A Habit Far Worse Than Tossing Candy

Editor’s Note: This article previously appeared in a different format as part of The Atlantic’s Notes section, retired in 2021.

Here’s a remarkably relevant email from a reader who can relate to this Annapolis story—and more:

I’m not sure this is relevant, but it felt like something that could weigh into this chickenhawk discussion. I’m a female grad of the Naval Academy and remember those march-overs to the stadium with a mix of nostalgia and anger. The candy was nice. I don’t remember anyone hurling it at us to inflict pain. I mostly remember older people tossing handfuls of Jolly Ranchers or Tootsie Rolls in the air and we would catch a couple of them as they rained down on us, but most would hit the ground and be left behind.

What I remember most about march-overs, though, is the Beer Goggles Game.

This is a game where an upper-class (male) Mid [midshipman] would call out the coordinates of a (usually very young) female civilian as we passed, and the (male) plebes would yell out how many beers it would take for her to be sexually attractive. This was done in the full hearing and with the complete awareness of the commissioned officers who walked along with us. And most of the time the target knew she was being spoken about.

I never said anything because (1) I was a teenager myself and (2) I had to live in a big building with these guys. Better to keep your mouth shut.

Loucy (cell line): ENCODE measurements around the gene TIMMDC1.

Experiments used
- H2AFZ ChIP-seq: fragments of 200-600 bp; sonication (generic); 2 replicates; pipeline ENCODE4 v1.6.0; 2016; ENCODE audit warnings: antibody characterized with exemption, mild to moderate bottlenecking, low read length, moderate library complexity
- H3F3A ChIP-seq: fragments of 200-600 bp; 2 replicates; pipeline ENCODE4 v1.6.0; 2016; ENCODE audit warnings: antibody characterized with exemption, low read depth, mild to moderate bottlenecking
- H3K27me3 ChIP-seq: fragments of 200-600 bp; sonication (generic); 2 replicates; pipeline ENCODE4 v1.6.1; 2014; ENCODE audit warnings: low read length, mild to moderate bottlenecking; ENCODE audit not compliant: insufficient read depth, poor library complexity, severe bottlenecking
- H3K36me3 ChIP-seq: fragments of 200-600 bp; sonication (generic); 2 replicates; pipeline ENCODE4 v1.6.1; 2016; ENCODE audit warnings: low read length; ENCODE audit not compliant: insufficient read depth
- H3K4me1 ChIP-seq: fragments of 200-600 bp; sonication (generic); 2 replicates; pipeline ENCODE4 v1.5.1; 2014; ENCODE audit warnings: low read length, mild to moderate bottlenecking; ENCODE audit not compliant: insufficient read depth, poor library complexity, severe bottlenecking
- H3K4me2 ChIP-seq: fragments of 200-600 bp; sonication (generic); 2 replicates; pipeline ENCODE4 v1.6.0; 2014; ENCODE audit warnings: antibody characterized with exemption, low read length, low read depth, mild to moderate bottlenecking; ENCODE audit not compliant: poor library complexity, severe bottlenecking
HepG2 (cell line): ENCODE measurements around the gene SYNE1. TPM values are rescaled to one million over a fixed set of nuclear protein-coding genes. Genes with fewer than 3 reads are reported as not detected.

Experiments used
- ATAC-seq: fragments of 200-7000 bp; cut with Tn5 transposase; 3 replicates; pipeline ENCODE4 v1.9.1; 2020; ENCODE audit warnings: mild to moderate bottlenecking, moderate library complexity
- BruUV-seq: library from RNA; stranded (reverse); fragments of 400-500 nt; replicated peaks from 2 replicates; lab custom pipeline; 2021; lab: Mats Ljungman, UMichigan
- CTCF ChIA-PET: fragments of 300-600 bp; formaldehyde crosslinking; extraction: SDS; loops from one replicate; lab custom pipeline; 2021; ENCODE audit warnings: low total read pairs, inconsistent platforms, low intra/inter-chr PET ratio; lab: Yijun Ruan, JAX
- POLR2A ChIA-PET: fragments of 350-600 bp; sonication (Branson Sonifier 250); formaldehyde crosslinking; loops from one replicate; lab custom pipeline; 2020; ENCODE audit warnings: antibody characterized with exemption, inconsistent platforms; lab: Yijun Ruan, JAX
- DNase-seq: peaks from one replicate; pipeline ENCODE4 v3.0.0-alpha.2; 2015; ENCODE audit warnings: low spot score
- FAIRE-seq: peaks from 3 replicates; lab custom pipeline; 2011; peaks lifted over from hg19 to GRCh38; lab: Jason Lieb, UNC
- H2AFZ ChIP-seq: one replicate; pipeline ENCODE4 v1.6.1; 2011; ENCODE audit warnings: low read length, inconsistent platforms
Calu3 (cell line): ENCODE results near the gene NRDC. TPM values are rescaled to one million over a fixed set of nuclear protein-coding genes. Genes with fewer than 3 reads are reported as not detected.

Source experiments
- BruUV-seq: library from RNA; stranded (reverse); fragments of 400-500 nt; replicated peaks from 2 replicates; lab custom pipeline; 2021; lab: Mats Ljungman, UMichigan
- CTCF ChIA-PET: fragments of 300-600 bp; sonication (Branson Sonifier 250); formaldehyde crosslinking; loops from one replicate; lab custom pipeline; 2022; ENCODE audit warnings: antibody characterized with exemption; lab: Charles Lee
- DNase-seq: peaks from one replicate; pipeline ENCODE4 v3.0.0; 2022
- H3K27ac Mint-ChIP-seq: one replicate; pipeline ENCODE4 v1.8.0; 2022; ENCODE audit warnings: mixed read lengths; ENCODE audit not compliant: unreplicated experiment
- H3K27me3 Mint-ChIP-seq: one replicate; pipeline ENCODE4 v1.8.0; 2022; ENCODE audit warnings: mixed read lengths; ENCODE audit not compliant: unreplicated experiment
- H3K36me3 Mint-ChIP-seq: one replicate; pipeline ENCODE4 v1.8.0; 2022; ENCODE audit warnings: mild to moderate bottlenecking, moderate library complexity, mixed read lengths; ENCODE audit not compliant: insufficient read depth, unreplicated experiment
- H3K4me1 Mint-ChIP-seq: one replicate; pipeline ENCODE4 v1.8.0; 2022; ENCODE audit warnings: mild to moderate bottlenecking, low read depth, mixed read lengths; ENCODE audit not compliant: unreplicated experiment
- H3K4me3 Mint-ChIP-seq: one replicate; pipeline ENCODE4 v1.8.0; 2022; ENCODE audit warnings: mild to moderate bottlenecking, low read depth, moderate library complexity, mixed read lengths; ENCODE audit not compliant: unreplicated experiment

It’s almost 20 years since I graduated, so I’m hoping that tradition has disappeared (I haven’t been to a home game in a LONG time). But my point in bringing it up is that Mids aren’t angels and there’s a love/hate relationship with Annapolis that goes beyond the candy issue.

The idealization of members of the military has never sat well with me. There are military members that do extraordinary and heroic things, but for the most part the military is made up of ordinary people who sometimes do crappy things. Idealizing military servicemembers is a way to make ourselves feel better about not taking part in their “sacrifice.”

Thanks for your time. I don’t expect this to be printed, but if it is, please refer to me anonymously.

A quick reminder that all reader emails in Notes are posted anonymously, unless you specifically request otherwise. The identities of anonymous emailers are still verified behind the scenes. A big thanks to this reader for her invaluable view.